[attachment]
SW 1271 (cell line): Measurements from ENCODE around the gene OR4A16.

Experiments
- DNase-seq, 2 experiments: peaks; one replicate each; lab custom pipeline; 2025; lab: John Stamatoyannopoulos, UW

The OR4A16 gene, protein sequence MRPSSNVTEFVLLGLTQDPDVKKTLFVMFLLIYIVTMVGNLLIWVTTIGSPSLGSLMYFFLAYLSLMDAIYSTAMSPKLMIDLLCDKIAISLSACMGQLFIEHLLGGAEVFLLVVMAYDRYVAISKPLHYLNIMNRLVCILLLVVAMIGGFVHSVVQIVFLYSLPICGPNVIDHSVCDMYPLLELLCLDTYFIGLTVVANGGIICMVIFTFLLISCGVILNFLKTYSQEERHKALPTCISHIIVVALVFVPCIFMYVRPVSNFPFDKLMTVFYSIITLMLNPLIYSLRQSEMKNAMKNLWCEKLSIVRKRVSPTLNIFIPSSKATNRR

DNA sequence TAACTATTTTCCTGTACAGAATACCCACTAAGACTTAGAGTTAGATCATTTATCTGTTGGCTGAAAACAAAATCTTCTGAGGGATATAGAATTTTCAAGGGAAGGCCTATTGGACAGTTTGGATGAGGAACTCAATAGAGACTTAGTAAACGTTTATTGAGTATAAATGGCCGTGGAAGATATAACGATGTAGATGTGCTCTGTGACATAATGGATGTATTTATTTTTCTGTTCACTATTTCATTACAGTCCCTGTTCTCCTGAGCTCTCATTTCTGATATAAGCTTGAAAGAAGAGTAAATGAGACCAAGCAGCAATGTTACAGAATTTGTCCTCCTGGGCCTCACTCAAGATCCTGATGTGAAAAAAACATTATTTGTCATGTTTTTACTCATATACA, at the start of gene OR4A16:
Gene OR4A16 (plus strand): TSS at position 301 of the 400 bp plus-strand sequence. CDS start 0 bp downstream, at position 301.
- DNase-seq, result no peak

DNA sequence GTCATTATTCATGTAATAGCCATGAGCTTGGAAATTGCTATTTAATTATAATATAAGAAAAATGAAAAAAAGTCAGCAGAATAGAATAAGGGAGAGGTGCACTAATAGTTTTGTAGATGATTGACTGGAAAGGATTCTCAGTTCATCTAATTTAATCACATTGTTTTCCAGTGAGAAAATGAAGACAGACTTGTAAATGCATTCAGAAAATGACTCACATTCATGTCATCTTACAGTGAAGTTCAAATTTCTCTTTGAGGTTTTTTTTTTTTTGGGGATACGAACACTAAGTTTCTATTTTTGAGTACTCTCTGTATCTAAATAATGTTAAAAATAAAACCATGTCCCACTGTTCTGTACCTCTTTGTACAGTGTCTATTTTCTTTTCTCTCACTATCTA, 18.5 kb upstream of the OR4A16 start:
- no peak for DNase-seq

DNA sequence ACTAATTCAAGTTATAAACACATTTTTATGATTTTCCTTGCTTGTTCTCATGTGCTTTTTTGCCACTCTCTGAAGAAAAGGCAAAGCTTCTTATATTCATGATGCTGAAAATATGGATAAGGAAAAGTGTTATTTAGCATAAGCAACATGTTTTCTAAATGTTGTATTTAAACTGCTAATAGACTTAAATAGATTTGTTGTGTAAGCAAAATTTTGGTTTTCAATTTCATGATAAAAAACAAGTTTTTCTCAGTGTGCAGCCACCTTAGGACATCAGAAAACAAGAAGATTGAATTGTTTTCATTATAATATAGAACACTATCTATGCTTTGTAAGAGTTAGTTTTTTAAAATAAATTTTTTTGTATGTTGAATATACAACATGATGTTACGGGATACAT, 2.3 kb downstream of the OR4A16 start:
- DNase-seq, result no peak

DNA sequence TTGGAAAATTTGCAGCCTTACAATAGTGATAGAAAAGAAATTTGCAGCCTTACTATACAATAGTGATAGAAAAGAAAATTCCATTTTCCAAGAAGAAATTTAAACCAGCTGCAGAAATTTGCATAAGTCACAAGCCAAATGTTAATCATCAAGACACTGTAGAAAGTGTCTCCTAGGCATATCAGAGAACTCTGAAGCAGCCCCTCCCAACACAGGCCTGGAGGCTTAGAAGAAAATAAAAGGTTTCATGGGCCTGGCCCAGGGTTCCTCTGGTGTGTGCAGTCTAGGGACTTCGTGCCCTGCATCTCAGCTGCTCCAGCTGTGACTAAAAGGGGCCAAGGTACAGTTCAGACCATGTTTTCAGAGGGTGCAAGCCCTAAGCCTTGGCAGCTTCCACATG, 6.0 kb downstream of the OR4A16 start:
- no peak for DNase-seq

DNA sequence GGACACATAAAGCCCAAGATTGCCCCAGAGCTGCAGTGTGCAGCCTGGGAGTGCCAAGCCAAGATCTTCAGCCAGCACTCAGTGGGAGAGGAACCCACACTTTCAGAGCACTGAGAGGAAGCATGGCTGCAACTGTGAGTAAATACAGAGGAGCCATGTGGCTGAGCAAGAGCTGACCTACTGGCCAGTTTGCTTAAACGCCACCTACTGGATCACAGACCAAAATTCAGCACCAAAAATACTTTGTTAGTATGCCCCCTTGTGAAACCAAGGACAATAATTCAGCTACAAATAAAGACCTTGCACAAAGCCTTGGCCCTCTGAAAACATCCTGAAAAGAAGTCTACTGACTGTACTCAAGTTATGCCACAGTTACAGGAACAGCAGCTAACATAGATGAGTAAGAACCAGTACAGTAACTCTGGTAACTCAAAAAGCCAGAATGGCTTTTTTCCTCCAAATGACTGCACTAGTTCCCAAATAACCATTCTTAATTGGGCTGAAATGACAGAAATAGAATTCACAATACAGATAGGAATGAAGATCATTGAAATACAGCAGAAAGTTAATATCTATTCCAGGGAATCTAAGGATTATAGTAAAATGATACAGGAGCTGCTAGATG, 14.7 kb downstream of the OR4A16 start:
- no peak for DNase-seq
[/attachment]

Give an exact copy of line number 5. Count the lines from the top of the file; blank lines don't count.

DNA sequence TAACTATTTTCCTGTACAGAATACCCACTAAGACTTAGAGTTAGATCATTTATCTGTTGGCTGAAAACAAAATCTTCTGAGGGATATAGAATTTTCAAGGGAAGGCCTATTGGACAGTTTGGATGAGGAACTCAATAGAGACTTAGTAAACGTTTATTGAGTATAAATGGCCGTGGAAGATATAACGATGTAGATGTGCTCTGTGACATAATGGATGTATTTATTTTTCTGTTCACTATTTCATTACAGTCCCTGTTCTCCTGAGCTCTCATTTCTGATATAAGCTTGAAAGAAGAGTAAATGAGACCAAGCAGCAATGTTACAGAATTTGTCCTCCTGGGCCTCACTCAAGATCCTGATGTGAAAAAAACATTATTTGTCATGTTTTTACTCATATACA, at the start of gene OR4A16: